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Washington Democrats Aim To Avoid Nevada-Like Meltdown At State Convention

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Tiffany Von Arnim
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Flickr - tinyurl.com/gr3vxxm
File photo of Sen. Bernie Sanders speaking at Alaska Airlines Arena at Hec Edmundson Pavilion in Seattle on August 8, 2015.

Washington state Democrats are confident they will avoid a Nevada-like meltdown at their state convention this weekend. Nevada’s Democratic convention devolved into chaos after Bernie Sanders supporters felt the process was rigged.

Sarajane Siegfriedt, a Sanders delegate and member of the party platform committee, doesn’t want a repeat of Nevada this weekend in Tacoma. She’s concerned the strict parliamentary rules of the convention could feel like a hammer to some newer, younger convention-goers.

“Depending upon who the chair is and how they wield it, you can be ruled out of order every time you stand up,” Siegfriedt said. “And you’ll just think ‘I’m being suppressed, I’m being muzzled, this is ridiculous’ and then you start doing other things.”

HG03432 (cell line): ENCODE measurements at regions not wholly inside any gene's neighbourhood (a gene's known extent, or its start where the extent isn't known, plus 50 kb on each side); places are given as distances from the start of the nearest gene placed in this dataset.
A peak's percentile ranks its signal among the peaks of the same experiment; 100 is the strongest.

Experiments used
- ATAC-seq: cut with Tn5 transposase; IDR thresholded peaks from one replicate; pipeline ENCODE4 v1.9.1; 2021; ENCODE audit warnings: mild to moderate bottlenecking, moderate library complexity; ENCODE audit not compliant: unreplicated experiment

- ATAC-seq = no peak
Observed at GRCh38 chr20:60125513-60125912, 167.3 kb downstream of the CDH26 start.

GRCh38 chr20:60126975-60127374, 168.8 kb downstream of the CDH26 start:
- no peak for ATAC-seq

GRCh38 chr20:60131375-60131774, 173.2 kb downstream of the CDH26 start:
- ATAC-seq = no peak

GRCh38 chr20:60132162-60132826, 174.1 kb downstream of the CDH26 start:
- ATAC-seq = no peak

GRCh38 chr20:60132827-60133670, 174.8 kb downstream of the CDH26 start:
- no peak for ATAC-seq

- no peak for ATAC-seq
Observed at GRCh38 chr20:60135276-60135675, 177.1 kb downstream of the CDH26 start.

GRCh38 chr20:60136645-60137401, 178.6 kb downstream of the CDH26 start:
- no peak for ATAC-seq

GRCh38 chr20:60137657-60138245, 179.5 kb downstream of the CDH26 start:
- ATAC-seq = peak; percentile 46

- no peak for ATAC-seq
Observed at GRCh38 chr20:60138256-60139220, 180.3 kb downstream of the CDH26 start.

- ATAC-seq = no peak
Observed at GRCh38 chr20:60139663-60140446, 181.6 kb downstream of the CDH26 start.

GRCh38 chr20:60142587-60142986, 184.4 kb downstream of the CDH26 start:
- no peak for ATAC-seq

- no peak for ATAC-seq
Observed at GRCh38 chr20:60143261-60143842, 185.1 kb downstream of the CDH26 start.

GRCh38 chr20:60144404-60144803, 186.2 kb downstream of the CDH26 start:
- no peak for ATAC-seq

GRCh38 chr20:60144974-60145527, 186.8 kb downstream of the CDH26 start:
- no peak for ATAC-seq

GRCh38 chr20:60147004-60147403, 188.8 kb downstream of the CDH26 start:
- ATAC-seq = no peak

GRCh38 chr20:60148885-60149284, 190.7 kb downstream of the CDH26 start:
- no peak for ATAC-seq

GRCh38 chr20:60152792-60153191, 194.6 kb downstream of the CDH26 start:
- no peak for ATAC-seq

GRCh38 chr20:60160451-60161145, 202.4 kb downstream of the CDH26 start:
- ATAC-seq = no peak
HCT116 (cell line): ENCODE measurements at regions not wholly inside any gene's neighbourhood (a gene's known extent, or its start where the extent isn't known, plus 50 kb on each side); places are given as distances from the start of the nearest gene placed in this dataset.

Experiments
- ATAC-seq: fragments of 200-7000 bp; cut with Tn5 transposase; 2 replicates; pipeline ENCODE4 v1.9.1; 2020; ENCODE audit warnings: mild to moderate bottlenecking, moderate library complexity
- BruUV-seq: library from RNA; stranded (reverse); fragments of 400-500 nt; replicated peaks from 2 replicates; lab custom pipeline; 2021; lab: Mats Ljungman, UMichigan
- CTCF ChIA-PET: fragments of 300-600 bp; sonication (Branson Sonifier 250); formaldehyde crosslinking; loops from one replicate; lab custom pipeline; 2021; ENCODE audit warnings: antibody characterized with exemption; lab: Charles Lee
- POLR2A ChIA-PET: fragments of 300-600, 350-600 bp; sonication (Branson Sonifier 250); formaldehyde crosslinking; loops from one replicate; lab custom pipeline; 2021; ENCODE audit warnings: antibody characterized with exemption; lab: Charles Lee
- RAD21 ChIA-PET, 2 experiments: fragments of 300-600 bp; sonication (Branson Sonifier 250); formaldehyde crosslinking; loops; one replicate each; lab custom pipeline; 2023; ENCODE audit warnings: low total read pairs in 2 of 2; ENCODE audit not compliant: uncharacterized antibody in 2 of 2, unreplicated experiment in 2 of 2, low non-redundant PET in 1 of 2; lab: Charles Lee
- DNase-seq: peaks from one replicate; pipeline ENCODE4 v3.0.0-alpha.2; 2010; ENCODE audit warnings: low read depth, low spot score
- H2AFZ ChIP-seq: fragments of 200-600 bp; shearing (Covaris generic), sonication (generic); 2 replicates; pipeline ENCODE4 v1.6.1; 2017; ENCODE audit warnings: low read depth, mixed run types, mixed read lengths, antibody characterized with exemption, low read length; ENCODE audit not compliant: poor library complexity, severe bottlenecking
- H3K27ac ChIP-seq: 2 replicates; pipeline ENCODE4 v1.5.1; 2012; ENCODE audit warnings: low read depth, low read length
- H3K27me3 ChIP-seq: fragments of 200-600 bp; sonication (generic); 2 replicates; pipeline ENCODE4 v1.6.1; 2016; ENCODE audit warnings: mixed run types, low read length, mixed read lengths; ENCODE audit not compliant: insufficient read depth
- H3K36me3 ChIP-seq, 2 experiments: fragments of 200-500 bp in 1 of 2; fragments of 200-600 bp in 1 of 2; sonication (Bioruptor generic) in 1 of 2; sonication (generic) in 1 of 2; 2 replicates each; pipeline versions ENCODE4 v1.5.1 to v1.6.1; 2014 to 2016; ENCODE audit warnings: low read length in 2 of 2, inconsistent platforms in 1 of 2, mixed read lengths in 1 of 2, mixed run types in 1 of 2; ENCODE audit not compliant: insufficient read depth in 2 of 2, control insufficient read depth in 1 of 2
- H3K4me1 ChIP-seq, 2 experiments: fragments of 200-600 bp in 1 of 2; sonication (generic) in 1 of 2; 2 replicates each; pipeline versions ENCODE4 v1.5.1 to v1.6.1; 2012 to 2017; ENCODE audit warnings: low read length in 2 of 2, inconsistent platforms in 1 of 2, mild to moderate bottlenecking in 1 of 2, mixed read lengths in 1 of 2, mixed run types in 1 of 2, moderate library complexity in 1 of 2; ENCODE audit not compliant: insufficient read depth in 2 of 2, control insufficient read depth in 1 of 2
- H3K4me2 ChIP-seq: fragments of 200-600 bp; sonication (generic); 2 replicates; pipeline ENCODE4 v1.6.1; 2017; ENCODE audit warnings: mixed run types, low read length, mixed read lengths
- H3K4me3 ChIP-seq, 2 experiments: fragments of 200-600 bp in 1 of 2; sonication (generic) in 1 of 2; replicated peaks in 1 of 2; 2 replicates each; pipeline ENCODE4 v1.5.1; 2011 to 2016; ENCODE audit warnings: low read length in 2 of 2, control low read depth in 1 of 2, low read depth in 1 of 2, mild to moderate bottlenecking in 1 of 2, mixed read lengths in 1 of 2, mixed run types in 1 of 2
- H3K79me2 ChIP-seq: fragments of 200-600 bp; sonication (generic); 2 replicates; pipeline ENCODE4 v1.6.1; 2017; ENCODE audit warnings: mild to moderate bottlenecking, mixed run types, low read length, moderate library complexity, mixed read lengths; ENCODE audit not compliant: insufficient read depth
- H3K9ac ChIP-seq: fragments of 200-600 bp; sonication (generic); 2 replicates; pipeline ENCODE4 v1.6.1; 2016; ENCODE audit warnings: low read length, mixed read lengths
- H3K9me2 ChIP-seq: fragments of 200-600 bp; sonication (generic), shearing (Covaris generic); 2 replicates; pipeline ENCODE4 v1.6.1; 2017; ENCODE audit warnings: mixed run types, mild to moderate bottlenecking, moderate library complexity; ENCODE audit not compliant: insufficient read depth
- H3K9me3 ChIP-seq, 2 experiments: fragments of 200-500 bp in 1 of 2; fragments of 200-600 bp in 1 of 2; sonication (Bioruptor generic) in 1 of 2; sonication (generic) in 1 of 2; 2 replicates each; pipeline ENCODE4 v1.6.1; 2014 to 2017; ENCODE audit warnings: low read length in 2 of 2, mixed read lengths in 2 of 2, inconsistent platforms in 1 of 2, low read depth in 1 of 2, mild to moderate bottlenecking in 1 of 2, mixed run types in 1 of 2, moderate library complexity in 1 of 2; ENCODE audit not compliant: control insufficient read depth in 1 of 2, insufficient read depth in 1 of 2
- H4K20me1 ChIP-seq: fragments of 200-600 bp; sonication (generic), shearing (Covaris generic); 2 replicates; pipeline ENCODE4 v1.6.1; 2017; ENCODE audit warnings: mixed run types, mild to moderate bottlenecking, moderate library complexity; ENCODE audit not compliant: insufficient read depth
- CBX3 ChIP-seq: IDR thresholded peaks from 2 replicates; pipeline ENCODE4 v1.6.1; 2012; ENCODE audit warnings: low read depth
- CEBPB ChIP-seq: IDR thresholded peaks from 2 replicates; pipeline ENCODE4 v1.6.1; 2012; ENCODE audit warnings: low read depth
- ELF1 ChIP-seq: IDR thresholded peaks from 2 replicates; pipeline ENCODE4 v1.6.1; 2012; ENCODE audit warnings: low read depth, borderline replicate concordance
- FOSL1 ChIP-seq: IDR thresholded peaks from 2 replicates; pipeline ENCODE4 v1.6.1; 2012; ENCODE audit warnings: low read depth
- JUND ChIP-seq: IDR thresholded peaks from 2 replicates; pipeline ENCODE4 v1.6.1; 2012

Siegfriedt is hopeful that won’t happen. For one, a Sanders supporter is likely to chair the convention. Also, the number of delegates Sanders and Hillary Clinton each get is not up for debate at this convention, as it was in Nevada.

Even so, on Facebook Siegfriedt urged her fellow Sanders supporters to “talk issues instead of personalities” this weekend.

Washington state will send 101 pledged delegates to the national Democratic convention in Philadelphia in July. Seventy-four of them will be pledged to Bernie Sanders, 27 for Hillary Clinton.

In addition, Washington will send 17 so-called super delegates--mostly party leaders and elected officials -- who are not bound to any one candidate. However, many of those super delegates previously told the Associated Press they will support Clinton at the convention.

Since January 2004, Austin Jenkins has been the Olympia-based political reporter for the Northwest News Network. In that position, Austin covers Northwest politics and public policy, as well as the Washington State Legislature. You can also see Austin on television as host of TVW's (the C–SPAN of Washington State) Emmy-nominated public affairs program "Inside Olympia."